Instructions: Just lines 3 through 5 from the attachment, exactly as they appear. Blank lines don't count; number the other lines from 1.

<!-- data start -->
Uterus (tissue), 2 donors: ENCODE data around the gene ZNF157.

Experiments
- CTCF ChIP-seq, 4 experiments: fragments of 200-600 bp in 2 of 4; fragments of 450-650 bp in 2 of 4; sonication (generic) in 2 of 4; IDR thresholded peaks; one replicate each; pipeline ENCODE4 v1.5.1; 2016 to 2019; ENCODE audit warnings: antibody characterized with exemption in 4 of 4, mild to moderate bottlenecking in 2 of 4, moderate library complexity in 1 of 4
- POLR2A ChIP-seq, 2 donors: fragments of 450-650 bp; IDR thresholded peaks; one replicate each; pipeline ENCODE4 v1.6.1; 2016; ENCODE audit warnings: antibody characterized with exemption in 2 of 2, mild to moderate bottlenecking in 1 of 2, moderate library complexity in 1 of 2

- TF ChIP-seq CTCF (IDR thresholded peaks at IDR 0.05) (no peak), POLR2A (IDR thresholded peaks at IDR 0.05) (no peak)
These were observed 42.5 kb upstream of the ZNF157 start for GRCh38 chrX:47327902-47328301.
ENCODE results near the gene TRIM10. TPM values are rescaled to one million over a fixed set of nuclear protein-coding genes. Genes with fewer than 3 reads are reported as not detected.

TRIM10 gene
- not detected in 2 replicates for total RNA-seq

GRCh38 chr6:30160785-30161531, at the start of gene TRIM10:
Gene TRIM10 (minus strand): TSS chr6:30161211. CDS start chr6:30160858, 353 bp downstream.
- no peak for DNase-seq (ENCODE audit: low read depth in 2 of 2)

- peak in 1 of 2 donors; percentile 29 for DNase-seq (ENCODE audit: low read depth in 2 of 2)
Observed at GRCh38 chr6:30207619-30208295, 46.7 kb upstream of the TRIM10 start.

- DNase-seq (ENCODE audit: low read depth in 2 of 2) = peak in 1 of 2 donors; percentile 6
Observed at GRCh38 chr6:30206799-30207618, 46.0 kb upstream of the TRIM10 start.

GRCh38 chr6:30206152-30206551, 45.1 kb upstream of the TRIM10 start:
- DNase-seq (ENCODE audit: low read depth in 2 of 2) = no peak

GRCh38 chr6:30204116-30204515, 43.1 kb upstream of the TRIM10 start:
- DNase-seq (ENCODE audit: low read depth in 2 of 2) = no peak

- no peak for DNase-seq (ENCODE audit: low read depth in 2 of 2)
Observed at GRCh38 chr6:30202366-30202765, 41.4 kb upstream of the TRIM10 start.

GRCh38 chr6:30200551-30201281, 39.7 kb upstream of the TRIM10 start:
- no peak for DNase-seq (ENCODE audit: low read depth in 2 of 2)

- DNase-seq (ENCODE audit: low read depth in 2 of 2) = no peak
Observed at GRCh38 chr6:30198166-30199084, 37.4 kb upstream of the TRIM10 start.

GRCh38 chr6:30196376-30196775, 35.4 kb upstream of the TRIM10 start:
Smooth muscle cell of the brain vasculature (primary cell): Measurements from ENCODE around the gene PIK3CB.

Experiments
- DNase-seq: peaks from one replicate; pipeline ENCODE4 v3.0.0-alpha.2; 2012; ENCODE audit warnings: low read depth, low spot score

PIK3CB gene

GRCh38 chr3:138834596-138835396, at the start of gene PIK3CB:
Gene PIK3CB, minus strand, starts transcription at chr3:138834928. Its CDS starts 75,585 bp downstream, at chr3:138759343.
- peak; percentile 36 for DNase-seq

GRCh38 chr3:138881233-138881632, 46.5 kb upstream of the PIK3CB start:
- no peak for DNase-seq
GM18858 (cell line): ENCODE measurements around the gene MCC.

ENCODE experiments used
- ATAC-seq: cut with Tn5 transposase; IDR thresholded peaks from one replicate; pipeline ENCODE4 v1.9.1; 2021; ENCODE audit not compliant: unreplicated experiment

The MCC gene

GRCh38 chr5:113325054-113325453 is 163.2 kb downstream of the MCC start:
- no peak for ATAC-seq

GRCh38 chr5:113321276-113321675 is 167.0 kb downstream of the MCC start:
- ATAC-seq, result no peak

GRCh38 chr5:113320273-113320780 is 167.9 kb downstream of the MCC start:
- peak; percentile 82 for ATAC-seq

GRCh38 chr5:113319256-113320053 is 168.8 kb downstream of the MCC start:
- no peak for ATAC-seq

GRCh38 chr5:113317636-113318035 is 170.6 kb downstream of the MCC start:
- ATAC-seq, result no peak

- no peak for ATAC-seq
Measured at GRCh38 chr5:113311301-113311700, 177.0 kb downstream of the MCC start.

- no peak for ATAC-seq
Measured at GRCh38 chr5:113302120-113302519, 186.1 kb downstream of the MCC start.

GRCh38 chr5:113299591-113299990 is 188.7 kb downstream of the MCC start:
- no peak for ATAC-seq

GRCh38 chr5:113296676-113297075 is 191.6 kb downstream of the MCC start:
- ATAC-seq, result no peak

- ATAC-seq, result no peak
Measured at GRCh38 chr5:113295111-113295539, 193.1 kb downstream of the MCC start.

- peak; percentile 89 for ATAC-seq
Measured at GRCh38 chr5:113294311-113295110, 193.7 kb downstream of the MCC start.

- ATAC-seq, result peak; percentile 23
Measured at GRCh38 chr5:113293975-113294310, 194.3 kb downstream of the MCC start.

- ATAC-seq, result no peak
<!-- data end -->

- CTCF ChIP-seq, 4 experiments: fragments of 200-600 bp in 2 of 4; fragments of 450-650 bp in 2 of 4; sonication (generic) in 2 of 4; IDR thresholded peaks; one replicate each; pipeline ENCODE4 v1.5.1; 2016 to 2019; ENCODE audit warnings: antibody characterized with exemption in 4 of 4, mild to moderate bottlenecking in 2 of 4, moderate library complexity in 1 of 4
- POLR2A ChIP-seq, 2 donors: fragments of 450-650 bp; IDR thresholded peaks; one replicate each; pipeline ENCODE4 v1.6.1; 2016; ENCODE audit warnings: antibody characterized with exemption in 2 of 2, mild to moderate bottlenecking in 1 of 2, moderate library complexity in 1 of 2

- TF ChIP-seq CTCF (IDR thresholded peaks at IDR 0.05) (no peak), POLR2A (IDR thresholded peaks at IDR 0.05) (no peak)